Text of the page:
Think tank says childcare plan has £1bn hole

 
Madeline Ratcliffe
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David Cameron pledged before the election to double the free-childcare available
The government's plan to double the amount of free childcare available has been underfunded by around £1bn, a think tank will argue today.

A report by the Institute for Public Policy Research (IPPR) says that increasing the amount of free childcare for three and four-year-olds to 30 hours a week would cost £1.6bn a year, £1bn more than estimated.

The government has only allocated an additional £365m for the first full year, 2017-18, rising to £670m in 2020-21, for the extended scheme, which is due to come into effect next September.

The IPPR pointed out that the Scottish government costed a similar proposal at £880m, with additional capital funding, and there is only a quarter of the number of eligible school-children in Scotland compared to England.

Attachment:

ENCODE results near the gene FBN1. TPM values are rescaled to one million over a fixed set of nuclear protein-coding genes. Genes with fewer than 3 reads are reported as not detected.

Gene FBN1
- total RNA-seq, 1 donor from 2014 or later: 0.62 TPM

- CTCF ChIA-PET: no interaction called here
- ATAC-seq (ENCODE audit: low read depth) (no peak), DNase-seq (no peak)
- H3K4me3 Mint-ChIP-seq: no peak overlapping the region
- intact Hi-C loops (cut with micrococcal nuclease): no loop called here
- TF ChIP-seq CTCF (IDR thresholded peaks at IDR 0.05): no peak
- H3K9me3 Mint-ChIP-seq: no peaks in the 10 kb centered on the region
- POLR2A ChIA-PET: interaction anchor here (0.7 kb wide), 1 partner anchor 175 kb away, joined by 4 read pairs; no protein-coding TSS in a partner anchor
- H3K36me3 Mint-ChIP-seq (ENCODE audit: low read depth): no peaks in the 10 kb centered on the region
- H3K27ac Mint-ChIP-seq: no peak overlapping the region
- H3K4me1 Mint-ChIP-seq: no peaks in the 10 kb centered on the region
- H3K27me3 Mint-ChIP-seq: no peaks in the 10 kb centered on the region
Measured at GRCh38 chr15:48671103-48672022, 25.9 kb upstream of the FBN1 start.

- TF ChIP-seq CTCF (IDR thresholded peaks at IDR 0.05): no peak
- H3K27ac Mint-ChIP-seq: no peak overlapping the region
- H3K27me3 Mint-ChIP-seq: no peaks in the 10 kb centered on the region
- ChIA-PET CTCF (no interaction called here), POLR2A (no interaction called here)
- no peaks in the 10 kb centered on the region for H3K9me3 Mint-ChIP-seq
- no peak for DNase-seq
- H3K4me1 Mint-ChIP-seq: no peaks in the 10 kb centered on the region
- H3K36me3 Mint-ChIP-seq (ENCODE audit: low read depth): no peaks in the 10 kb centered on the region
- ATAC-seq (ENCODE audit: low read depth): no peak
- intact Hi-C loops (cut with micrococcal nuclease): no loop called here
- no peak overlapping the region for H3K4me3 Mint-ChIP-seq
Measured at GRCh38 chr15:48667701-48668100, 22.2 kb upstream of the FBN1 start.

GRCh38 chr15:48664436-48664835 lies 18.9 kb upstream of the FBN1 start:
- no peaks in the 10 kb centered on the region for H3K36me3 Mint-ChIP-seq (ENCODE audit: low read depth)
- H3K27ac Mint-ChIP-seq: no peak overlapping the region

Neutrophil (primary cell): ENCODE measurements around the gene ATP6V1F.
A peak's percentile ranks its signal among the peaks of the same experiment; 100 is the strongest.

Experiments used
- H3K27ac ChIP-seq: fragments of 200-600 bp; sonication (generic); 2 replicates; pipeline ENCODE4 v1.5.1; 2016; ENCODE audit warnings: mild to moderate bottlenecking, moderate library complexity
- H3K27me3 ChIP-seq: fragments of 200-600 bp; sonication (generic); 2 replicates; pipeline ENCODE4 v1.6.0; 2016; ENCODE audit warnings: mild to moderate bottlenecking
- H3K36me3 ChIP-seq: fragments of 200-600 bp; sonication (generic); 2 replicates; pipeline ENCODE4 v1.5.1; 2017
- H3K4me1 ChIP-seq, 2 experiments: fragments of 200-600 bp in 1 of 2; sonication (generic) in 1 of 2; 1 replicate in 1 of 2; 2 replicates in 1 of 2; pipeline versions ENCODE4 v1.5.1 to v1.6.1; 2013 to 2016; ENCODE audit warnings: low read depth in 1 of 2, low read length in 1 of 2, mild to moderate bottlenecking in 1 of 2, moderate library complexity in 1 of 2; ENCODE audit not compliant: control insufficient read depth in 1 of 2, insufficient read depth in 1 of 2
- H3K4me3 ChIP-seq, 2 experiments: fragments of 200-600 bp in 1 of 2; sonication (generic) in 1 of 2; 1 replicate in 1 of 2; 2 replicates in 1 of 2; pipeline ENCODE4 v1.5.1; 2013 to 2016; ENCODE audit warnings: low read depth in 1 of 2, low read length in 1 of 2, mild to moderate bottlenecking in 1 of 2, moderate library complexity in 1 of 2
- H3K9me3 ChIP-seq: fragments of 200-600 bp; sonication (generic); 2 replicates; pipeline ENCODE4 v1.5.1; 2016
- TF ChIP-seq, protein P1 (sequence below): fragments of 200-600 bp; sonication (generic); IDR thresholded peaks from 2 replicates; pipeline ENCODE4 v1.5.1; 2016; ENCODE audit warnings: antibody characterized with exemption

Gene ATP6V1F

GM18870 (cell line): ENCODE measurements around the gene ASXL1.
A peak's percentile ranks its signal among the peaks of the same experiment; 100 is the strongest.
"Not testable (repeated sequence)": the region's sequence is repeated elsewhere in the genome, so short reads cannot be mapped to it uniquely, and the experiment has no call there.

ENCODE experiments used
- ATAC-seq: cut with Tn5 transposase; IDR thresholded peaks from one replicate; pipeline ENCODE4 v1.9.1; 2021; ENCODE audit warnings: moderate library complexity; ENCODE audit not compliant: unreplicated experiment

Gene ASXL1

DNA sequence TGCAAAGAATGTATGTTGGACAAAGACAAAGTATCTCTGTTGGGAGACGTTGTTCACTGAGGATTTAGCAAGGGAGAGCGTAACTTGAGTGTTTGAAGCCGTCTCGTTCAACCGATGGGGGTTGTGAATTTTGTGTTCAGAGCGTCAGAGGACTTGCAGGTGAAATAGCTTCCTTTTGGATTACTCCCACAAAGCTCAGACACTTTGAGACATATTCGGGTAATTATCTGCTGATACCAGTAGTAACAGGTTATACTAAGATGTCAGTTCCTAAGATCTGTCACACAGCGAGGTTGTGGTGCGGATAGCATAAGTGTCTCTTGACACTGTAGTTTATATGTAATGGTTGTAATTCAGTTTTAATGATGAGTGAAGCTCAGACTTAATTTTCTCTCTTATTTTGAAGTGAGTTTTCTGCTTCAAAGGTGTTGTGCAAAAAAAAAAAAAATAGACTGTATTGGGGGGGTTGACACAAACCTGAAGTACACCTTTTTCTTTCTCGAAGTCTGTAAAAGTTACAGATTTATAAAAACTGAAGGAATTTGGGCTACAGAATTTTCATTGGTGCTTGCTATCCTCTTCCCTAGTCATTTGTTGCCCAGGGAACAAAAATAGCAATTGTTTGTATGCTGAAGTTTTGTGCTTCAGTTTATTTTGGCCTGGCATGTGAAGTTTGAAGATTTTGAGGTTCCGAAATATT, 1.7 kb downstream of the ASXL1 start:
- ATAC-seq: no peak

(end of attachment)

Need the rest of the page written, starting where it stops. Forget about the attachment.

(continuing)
The report said that the additional burden of the new living wage, which is expected to hit the services and care sector especially hard, is likely to exacerbate the problems, and lead to some childcare providers raising fees, reducing services, or refusing to offer free hours.

Earlier this year, when Cameron first announced the plans, the Pre-school Learning Alliance, for private and voluntary childcare providers, and a number of other groups warned there was already a shortfall for the current scheme for providing 15 free hours of childcare a week, and they would not be able to cope with an increase.

Author of the Report, and IPPR senior research fellow, Giselle Cory, said: “When councils are already struggling to fund sufficient childcare provision on current hourly rates we know there is a problem: the £1 billion shortfall in delivering the extension will make a bad situation worse.

“It is clear the current system is creaking at the seams even before it tries to cope with delivering extra free hours with less than a quarter of the cash we believe it requires.”

The IPPR has called on Osbourne to announce additional funding in his November spending review.

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